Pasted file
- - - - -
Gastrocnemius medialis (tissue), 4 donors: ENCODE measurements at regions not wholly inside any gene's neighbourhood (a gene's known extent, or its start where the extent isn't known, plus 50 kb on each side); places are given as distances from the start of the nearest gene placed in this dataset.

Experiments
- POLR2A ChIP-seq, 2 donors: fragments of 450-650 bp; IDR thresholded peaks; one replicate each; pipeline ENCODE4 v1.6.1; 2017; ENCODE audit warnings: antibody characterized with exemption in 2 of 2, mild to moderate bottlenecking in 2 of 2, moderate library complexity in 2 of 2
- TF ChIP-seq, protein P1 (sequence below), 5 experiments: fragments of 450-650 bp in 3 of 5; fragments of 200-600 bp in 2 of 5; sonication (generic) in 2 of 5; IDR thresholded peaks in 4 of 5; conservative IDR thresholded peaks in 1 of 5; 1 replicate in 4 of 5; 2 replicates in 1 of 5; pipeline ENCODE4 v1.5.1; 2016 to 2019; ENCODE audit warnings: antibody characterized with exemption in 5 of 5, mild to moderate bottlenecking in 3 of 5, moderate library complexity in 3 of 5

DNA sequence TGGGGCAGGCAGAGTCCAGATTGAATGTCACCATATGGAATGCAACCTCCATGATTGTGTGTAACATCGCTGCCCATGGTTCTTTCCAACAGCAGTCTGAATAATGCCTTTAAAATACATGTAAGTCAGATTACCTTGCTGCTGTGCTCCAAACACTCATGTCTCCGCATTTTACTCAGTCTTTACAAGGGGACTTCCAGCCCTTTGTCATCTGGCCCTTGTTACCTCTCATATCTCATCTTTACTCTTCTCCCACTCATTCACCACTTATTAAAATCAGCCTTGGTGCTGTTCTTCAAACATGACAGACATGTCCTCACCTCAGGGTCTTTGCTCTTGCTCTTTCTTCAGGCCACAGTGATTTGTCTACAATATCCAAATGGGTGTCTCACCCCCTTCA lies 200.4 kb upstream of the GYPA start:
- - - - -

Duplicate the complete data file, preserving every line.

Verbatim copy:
Gastrocnemius medialis (tissue), 4 donors: ENCODE measurements at regions not wholly inside any gene's neighbourhood (a gene's known extent, or its start where the extent isn't known, plus 50 kb on each side); places are given as distances from the start of the nearest gene placed in this dataset.

Experiments
- POLR2A ChIP-seq, 2 donors: fragments of 450-650 bp; IDR thresholded peaks; one replicate each; pipeline ENCODE4 v1.6.1; 2017; ENCODE audit warnings: antibody characterized with exemption in 2 of 2, mild to moderate bottlenecking in 2 of 2, moderate library complexity in 2 of 2
- TF ChIP-seq, protein P1 (sequence below), 5 experiments: fragments of 450-650 bp in 3 of 5; fragments of 200-600 bp in 2 of 5; sonication (generic) in 2 of 5; IDR thresholded peaks in 4 of 5; conservative IDR thresholded peaks in 1 of 5; 1 replicate in 4 of 5; 2 replicates in 1 of 5; pipeline ENCODE4 v1.5.1; 2016 to 2019; ENCODE audit warnings: antibody characterized with exemption in 5 of 5, mild to moderate bottlenecking in 3 of 5, moderate library complexity in 3 of 5

DNA sequence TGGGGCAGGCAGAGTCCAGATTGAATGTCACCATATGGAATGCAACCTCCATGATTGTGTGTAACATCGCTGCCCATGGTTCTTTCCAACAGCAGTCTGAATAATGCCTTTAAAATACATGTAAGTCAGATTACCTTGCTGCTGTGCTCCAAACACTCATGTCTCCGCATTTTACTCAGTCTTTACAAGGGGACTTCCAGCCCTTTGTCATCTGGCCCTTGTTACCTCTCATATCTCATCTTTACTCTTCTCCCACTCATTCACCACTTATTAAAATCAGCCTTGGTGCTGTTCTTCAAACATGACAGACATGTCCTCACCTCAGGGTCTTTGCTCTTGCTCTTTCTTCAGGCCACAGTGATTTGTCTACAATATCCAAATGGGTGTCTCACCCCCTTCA lies 200.4 kb upstream of the GYPA start: